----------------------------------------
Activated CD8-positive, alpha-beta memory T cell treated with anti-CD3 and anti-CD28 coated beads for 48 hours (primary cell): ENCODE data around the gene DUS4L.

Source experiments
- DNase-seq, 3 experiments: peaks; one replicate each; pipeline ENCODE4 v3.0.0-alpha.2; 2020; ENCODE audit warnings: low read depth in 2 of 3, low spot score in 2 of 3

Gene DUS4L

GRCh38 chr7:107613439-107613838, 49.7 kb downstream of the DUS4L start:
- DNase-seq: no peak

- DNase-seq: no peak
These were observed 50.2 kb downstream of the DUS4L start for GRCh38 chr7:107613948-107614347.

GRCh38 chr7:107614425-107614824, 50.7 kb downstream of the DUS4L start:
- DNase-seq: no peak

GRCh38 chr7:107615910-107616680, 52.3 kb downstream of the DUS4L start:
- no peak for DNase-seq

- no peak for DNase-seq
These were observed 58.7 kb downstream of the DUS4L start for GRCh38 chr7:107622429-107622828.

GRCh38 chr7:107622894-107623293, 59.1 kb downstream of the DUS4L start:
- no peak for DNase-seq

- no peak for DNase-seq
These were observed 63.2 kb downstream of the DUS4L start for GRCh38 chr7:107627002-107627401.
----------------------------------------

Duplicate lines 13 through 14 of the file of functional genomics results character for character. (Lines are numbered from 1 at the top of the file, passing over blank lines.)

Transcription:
- no peak for DNase-seq
These were observed 58.7 kb downstream of the DUS4L start for GRCh38 chr7:107622429-107622828.